copyright - the legislation, the options, how and when to register
rhyme schemes - list of the names and types of rhyme
song check list - A list of questions to ask yourself to help you decide whether you have written a classic song.
Chord Map in the key of C - Copied, with permission from Steve Mugglin's wonderful site "Music Theory for Songwriters."
10 song writing blunders - a comparison between classic songs & indie/demo recordings - kindly supplied by Roedy Black.
36 rules for bands - a light-hearted look at things to avoid.
Publishing basics - kindly supplied by Irene Jackson
How good your demo should be? - including tips on marketing
A songwriters collaboration agreement - for those that think they need one.
How to make a $million from your music - the secret information they don't want you to know.
How to make a $million from your music Part II - A list of some of the more dubious ways to part a musician and songwriter from their hard-earned cash.
How to make a $million from your music Part III (UK-version) - a light-hearted look at some of the advice available (for a price) on the net.
including for wordsmiths, music makers, general song writing groups, songwriter web rings and fellow song writers with helpful tips/links
including for singing, piano, guitar, drums, harp, ear training and on line music stores.
including software, home recording advice, singer/song writer services, preparing for the studio, recording studios.
including loops, sf2, royalty free
Including critique boards, promotion and critique boards
including band registration sites, lyric sites, further link sites, genre specific sites, humour, and miscellaneous links
internet radio, magazines.
Copyright and royalty collection agencies, song writer and musician organisations, legal advice sites, including a separate UK listing for the same
Where a copyright is claimed be sure to ask the copyright holder, other than that, you are welcome to use any other page for your own site, please let me know so I can add a link to you.
Richhoncho's Songwriters Links
a record in your bedroom
The following article was first printed in the Daily Telegraph and reprinted with the permission of the author, Daniel Pemberton
Years ago if you wanted to make a record that sounded as good as the stuff you listened to you'd either need a big record contract or a lot of money burning a very sizeable hole in your pocket. Today however as both equipment prices tumble and quality increases, almost anyone, if they're prepared to invest a bit of time and effort, can make a vaguely professional sounding record in the comfort of their own bedroom. Even I did it about three years ago when I completed an album called (rather predictably) 'Bedroom' which I recorded using a cheap four track, a Korg keyboard and a drum machine that I couldn't programme very well. It came out on a small indie label and while it wasn't exactly the Sgt Pepper's of the 90's it did OK and got a bit of radio play and made me look big and tough for about three minutes. I even got to do a couple of TV scores off the back of it while I was still using a load of equipment that you could now probably pick up for under £750 second hand. So I guess in theory I'm supposed to know a bit about this.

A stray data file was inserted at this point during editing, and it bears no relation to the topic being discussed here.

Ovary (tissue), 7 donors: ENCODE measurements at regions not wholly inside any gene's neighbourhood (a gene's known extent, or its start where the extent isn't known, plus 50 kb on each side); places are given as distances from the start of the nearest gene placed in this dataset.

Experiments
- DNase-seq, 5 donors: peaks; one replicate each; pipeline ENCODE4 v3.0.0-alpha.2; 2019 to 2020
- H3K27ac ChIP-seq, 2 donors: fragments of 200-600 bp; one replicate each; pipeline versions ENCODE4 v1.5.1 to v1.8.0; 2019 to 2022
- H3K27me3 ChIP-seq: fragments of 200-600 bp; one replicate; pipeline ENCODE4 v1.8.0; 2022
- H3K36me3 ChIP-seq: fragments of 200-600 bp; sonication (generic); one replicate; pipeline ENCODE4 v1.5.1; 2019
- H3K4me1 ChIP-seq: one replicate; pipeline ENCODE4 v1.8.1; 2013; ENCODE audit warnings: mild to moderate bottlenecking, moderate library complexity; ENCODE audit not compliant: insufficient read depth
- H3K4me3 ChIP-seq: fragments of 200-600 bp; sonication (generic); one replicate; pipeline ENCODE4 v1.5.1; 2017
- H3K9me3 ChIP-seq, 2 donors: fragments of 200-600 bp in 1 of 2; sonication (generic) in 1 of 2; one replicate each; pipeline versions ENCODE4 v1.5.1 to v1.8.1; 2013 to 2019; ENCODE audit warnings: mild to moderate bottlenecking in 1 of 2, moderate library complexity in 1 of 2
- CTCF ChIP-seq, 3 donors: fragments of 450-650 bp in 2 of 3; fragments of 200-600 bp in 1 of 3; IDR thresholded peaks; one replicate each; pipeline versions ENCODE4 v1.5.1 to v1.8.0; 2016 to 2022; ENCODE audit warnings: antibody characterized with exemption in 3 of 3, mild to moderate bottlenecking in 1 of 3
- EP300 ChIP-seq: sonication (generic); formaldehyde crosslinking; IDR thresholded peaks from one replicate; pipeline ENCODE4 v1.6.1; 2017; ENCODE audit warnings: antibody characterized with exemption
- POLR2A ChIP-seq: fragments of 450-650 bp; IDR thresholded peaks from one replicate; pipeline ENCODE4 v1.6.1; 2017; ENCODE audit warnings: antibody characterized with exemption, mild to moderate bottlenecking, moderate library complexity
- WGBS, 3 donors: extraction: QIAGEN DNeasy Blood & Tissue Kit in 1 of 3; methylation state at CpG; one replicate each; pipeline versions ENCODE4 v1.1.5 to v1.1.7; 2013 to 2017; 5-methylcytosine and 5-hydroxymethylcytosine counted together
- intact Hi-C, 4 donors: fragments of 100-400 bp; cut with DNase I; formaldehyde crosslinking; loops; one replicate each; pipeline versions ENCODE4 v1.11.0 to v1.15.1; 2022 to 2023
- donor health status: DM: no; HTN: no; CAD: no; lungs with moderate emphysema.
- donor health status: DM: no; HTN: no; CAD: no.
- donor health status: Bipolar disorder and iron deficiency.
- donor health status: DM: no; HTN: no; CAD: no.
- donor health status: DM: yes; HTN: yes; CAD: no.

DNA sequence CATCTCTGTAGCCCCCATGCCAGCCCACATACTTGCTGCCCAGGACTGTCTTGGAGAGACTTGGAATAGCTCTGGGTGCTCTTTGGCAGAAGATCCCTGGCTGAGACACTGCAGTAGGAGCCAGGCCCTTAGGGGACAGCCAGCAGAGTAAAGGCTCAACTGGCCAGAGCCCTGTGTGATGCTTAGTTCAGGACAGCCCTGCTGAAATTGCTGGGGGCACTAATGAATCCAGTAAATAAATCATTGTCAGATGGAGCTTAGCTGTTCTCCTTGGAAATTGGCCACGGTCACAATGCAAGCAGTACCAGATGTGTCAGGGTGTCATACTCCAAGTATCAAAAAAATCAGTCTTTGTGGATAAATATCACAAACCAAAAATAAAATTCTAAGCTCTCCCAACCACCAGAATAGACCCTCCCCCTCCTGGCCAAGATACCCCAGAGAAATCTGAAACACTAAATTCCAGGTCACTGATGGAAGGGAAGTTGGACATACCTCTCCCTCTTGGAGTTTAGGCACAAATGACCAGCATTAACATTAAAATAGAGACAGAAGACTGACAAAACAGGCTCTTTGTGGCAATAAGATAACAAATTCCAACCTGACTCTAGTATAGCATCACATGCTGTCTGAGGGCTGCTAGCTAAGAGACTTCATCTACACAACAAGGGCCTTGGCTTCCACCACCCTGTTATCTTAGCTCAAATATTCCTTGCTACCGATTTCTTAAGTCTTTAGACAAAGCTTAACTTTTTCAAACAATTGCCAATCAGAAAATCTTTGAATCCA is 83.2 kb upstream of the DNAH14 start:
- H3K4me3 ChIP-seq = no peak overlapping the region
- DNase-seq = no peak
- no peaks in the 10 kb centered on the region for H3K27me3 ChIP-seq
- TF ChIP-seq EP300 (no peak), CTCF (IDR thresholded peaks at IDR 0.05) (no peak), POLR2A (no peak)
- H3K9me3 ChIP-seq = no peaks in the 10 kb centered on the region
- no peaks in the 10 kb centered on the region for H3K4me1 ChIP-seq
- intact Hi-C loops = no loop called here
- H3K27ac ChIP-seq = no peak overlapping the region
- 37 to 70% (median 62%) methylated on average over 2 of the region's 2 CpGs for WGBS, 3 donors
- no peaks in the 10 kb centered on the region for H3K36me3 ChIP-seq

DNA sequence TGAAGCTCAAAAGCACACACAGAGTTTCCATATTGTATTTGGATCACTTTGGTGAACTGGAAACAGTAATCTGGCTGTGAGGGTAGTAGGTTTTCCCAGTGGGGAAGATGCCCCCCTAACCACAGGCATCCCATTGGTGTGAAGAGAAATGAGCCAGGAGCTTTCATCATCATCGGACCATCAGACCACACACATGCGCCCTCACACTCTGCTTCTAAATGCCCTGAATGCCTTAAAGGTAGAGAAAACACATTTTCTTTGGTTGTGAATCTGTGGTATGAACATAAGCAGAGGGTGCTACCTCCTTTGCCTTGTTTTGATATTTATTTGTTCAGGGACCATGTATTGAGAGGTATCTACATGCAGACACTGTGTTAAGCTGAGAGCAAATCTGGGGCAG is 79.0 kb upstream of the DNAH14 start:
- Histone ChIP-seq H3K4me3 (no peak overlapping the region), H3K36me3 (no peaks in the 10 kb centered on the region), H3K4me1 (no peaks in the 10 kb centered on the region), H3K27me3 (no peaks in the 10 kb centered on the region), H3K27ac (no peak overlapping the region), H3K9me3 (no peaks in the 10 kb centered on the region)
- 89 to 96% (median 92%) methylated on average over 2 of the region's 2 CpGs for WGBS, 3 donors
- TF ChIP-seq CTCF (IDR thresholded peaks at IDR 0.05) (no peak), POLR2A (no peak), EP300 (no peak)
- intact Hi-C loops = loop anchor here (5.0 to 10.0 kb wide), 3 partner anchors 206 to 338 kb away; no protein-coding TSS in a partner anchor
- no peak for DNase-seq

If you want to get started the first thing you have to work out is how much money you want to spend and what kind of music you want to be making. You don't have to get a state-of-the-art set up to get good results; someone with a home computer and a £50 keyboard could just as easily create a hit as a band in a huge recording studio. In fact it's often better to limit yourself when you start because you'll not only be forced into creating something more individual and unique (rather than just trying to copy your favourite group of the moment) but you'll also learn how to use your gear a lot better.
As there is no one correct way to creating music or setting up your own studio this is not going to be a step-by-step guide to making a record. However it should give you a good idea of what you can do and how to achieve what you want. In rather simplistic terms the first half (printed here) gives advice on products that make noises while next week's will focus on how you can actually record those noises. It's a bit of a chicken and egg situation but hopefully it'll make some sense and partly help you on your way to making a record from the confines of your own home.
Generally a keyboard is loaded up with lots of 'real instrument' sounds like violins, pianos and guitars which personally I always think sound horrendous. Synthesizers on the other hand are usually full of sounds that are not only more unusual (and thus more suitable for making electronic/dance music) but ones that you can have a bit of control over. This means that rather than be stuck with a set number of presets you can alter the sounds to your own specification, changing everything from the attack (which determines how fast the noise begins) to LFO speed (makes things sound more 'wobbly').
In the past these kind of things were the preserve solely of men with big beards but now, as it's pretty accessible to everyone, I always recommend buying a synth because you'll not only get more out of it in the long run but you'll also be able to produce a more unique sound. However if you're one of those people who wants to 'recreate an orchestra in your living room' then a keyboard will probably do the trick. If you're planning to use the machine to play back a lot of different sequenced patterns it's probably wise to also check that you're getting one with both polyphonic (can play more than one note simultaneously) and multi-timbral (can play more than one sound simultaneously) capability.